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An Austrian mountaintop. Christians often use the concept of a mountaintop experience to describe a special feeling of closeness to God.

Life is More than Mountaintop Experiences

If you’ve been a Christian for any length of time, you’re probably familiar with the mountaintop experience cliché. Inspired by Moses ascending the mountain at Sinai to meet with God (Exodus 19:3–25; 24:17–18), this concept is meant to describe a special awareness of God’s presence and love for us. A keener sense that he is with us than we might otherwise have.

I’m sure many of us have had this experience at one time or another. It is a good thing when we do. But we also need to be careful in what we assume about such experiences. Specifically, we need to recognize that, just as the sort of communion Moses enjoyed with God was unusual, that heightened sense of God’s presence is not our typical state of being.

Pursuing Something More Than a Spiritual High

To put it a bit more bluntly, life is not a series of mountaintop experiences to be chased after. Chasing after mountaintop experiences is essentially chasing after spiritual highs. We may not be looking for a deeper intimacy with God. We might be looking for a dopamine hit, something to make us feel good or happy. (And just so you know, despite being a late-Gen X/early-Xennial who prefers songs in minor keys, I am not anti-happiness.)

But when we start chasing after spiritual highs, we also start to define our faith by them. When we get that high, life is good. We feel as though we are gaining greater insights from Scripture. Our prayers are more focused (and possibly ornate). We’re ready to do big things for God and share the gospel with that friend who doesn’t know Jesus. But when the high starts to fade, our sense of intimacy and our resolve go with it.

Basically, we’re like kids after a week at a Christian summer camp. We’re amped up for a while, but by the time October rolls around, life is back to normal.

What do we do then? Whatever we can to recapture that feeling we seem to have lost, which gets harder to attain every time.

God Meets Us in the Valleys

Genuine “mountaintop experiences” are good thing, but they are not everything. And what we need to remember is that God’s presence with us is not defined by how we feel. He is with us even when we’re not aware of his being with us at all.

He is with us in our darkest moments, the ones we might call the valleys. Those times when we are struggling with darkness, depression, and sorrow. Those times when we cry out along with the Psalmist, “Why, Lord, do you stand far off? Why do you pay no attention during times of trouble” (Psalm 10:1). And in those moments, we have to remind ourselves that God is the comforter of the downcast (2 Corinthians 7:6). That he hears the cry of the afflicted (Psalm 10:17). And no matter what our hearts tells might tell us, he will never, ever abandon us (Hebrews 13:5). God is with us in the valleys. He meets us there.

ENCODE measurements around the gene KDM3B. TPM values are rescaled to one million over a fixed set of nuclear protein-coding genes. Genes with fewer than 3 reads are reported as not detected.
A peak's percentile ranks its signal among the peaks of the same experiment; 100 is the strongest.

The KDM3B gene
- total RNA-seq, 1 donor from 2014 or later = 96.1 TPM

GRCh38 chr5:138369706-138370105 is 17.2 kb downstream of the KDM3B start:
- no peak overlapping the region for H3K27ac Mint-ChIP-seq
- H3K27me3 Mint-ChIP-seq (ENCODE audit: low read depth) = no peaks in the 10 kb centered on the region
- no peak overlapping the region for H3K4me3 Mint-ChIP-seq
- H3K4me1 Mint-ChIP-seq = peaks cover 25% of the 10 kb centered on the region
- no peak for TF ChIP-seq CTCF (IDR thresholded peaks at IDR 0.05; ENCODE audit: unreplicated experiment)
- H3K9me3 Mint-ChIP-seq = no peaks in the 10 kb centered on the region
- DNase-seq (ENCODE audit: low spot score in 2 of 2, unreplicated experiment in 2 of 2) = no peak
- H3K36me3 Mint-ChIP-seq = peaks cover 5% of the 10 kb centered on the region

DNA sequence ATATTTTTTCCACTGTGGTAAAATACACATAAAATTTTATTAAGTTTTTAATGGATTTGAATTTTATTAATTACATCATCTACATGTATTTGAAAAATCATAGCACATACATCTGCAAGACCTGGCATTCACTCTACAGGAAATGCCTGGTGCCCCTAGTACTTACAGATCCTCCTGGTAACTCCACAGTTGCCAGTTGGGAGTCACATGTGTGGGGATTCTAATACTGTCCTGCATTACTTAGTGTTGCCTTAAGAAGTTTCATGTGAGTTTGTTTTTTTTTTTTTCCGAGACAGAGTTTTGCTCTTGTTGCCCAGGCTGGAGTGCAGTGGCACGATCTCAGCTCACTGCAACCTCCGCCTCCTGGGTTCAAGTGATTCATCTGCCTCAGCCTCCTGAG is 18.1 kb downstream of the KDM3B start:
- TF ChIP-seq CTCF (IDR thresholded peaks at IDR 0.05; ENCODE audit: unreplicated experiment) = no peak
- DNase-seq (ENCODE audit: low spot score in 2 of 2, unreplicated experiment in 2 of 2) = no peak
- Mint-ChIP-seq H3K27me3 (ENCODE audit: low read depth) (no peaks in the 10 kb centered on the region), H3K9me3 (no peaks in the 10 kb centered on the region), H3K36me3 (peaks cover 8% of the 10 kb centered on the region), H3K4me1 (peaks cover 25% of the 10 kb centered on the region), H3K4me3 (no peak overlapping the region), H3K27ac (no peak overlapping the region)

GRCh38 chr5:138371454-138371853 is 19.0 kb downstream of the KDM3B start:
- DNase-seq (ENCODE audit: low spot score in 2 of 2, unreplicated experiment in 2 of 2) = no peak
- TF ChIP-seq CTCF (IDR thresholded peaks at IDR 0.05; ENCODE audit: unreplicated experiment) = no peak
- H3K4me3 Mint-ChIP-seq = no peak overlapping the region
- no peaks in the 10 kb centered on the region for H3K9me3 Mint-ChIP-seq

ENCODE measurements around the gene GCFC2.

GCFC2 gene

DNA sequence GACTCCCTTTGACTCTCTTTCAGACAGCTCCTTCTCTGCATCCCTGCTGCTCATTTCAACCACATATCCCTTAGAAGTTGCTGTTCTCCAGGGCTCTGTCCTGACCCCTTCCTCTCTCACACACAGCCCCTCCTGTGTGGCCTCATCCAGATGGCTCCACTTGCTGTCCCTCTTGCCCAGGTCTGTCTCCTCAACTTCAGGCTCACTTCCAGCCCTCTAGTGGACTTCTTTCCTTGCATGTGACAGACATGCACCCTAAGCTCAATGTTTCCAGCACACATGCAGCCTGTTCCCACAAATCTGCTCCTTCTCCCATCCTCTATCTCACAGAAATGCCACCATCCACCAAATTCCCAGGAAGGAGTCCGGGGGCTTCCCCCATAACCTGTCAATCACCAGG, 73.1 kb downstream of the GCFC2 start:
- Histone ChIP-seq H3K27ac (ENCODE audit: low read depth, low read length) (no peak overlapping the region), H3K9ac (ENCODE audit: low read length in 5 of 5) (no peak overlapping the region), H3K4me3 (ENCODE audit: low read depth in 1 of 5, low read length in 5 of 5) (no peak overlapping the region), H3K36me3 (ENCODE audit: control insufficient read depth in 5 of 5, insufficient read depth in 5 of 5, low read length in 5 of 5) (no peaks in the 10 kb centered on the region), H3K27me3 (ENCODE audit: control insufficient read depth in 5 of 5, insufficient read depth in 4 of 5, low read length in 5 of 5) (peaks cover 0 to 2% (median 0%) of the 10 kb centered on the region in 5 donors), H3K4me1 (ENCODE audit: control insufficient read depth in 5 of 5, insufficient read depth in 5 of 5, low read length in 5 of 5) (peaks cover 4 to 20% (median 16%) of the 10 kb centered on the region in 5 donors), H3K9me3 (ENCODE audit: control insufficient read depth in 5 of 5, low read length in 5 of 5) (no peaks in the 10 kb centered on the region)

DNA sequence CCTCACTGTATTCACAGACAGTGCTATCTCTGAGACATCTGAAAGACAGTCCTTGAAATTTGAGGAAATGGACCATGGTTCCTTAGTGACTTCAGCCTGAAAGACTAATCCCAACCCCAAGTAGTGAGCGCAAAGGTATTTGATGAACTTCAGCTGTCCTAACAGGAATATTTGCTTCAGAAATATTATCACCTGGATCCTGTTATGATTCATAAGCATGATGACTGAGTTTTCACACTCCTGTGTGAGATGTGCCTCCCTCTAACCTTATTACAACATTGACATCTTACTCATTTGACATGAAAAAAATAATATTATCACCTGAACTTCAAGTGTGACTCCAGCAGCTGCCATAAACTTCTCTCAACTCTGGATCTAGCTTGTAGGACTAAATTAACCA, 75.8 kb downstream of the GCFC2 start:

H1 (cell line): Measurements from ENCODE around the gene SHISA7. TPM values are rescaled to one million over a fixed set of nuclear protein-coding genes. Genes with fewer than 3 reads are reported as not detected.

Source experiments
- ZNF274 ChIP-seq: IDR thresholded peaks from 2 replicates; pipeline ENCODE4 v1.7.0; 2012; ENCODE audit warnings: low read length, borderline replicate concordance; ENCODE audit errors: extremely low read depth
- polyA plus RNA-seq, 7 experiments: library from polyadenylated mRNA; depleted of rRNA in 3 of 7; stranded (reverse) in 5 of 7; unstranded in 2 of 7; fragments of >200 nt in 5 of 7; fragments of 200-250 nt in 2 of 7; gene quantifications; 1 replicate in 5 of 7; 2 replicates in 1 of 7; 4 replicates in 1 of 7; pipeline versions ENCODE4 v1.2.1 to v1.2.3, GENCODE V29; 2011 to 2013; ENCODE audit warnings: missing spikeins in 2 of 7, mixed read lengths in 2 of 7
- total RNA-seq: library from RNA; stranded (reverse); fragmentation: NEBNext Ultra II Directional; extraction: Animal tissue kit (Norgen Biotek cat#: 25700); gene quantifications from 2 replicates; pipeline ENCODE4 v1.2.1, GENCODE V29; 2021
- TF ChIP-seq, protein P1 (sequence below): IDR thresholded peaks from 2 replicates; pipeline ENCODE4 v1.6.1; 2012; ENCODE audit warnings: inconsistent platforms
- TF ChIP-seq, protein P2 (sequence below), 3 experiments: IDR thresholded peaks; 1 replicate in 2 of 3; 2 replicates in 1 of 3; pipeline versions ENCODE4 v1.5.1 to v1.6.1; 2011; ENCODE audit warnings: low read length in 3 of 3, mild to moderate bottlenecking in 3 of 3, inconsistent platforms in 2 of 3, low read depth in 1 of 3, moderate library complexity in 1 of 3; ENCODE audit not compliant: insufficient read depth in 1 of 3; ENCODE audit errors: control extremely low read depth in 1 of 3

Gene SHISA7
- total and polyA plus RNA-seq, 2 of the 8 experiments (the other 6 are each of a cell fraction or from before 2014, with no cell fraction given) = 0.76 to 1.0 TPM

God Walks with Us Through the Plains

And then there is the rest of life. Those times when we experience neither the highest highs or the lowest lows. When things are just. . . flat. When everything is just kind of routine and we might feel like we’re running on autopilot. Bible reading is perfunctory. Prayer is too. Let’s call those times the plains.

These are the hardest moments of all for many of us. These are the times that require endurance and perseverance because they seem boring, especially if we’re experientially oriented. The highs and lows offer exactly what the names suggest. But the plains are exactly that.

But these times are an opportunity for us. They are meant for cultivating—to take what seems like an empty plain and transform it into a field. To till soil and plant seeds. To nurture our faith so that we might enjoy the mountaintop experiences and endure the valleys. And here, God is with us too. He walks with us through the plains and guides us with his unseen hand.

God is with Us in Every Moment

No matter where we find ourselves today, whether we’ve had a fresh experience of intimacy with God, we’re struggling in the valleys, or we’re plodding through the plains, let’s never forget: God does not only meet us on the mountaintop. He is with us in the valleys and the plains, too.

And God is with us, right now. If we are in Christ, he is lives within us (1 Corinthians 3:16). He is speaking to us, even when we don’t realize it. He is at work in us, making us more like Jesus with each passing day. May we all find rest, contentment, and even joy in that good news.


Photo by Marc Wieland on Unsplash

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